I may, at some point, contribute money to PBS again. But, I doubt I'll ever contribute to any local NPR station, nor the specific affiliates that produce most of its programming.

Giants inhale, give Lincecum $35M out of dime bags

What the hell? Tim Lincecum, the former San Francisco Giant ace fallen to mere mortal the last two years, gets a two-year contract for $35M? When he had been talking himself about a short-term contract to rebuild his value, the Giants pay him more than he was surely expecting.

Yes, he was better this year than last year. My left kneecap would have been a better pitcher than him last year. And, this year even, he still had a negative WAR.

Off the top of my head, I know two people just as happy as him, though, if not happier. Max Scherzer. Clayton Kershaw.

Gentlemen, enjoy your pending massive new contracts, whether with your current teams or elsewhere.

And, since the Freak's new deal has a no-trade clause, the Giants had better hope he pitches better than the last two years. If not, they've got a Barry Zito Jr. on their hands, albeit for a shorter term.

I maybe could have seen 2/$30, though if I were Giant GM Brian Sabean, I would have started even lower.

Help a poor journalist find a new job

Updating this from 2011. I'm not keeping it quite as anonymous as then, but I am pretty much doing so. (I reserve the right to change my mind at some future point.) Nonetheless, for regular readers, and "drive-bys," I have more than a decade of experience, including copy editing, assignment editing, writing news, features, op-eds and more, desktop publishing, photography, etc. I am interested in a variety of communications positions, that is public relations and broadly similar work..

SUMMARY: Whether you need crisp, clear, concise news releases, in-depth presentations, branding or similar writing, brainstorming and idea generation, web and social media outreach, a PowerPoint or public speaking, I have the experience you need — award-winning experience.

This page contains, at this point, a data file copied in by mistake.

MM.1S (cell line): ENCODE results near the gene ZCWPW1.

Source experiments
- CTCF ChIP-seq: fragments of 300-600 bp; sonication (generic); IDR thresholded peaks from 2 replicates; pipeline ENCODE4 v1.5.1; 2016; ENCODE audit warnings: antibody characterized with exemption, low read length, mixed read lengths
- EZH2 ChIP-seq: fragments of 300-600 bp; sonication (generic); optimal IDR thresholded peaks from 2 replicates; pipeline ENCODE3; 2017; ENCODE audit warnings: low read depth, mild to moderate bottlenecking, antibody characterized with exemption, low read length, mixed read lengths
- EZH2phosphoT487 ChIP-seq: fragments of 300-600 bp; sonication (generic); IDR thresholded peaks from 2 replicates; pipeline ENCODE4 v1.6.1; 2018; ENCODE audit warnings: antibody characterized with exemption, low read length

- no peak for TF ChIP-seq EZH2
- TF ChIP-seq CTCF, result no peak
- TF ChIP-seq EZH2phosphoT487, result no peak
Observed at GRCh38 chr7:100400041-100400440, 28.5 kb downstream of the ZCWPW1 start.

PROFESSIONAL SKILLS: I have than 10 years of award-winning editing, writing and design experience, including researching information, analyzing and defining needs for story focus, creating and selling ideas via persuasive informational writing, managing and multitasking projects. I have additional experience with website content management and the use of various social media. Among my other skills and experience are desktop publishing, photography and photo editing, volunteer marketing and public relations.

ACCOMPLISHMENTS: Persuasive communications: Editorials work — I helped defeat a school bond issue shortly before the housing bubble hit, saving suburban Dallas taxpayers major headaches and money. Public speaking: Whether it’s serious, straight or a bit of both, I hit the style of speaking needed for an audience and event. Analysis and Research: I have conducted fact-finding, research and conclusions for detailed investigative news stores; as part of that, I know what facts are important and what are not, and what facts capture attention and what don’t. New Media: I have both personal and professional experience and thoughts to offer. A Tweet — that’s a newspaper headline in new format. Facebook involves branding, customer service, marketing and more. Blogging and in-depth website posts offer ways to communicate in detail.

Quark   Photoshop  • InDesign  • Office • Video • Web content  • Social media • QuickBooks

--> Editor and publisher, September 2012 — community weekly paper
• Edited one weekly, plus oversaw a second as publisher of both
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2. Managing editor, semiweekly paper plus multi-paper lifestyles section, December 2011-September 2012
• Managing editor, semiweekly, plus of weekly lifestyles section that went in that paper and two others
• Managed two staff writers, two other editors
3. Copy Editor, September 2009-December 2011, seven-day daily paper
• Led editorial office on Sundays as slot editor
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5. Managing Editor, community weekly, Jan. 2007-Sept. 2007
Hired as editor of weekly to start 2007. Management responsibilities include one full-time staff writer and 10 freelance correspondents. Otherwise, personal work similar to newspapers below.

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Contact this blog to hire me

October 22, 2013

Jesus reality and Jesus mythicism — moved back a century

Seeing how uncritically accepting many Gnu Atheists are of Joseph Atwill's claim, recently doubled down on with this non-academic press release, that the Flavian dynasty of Roman emperors invented Jesus and Christianity, I decided to throw my semi-academic hat (see near the bottom for how I make that claim) about the Jesus of history or the Jesus of mythicism here.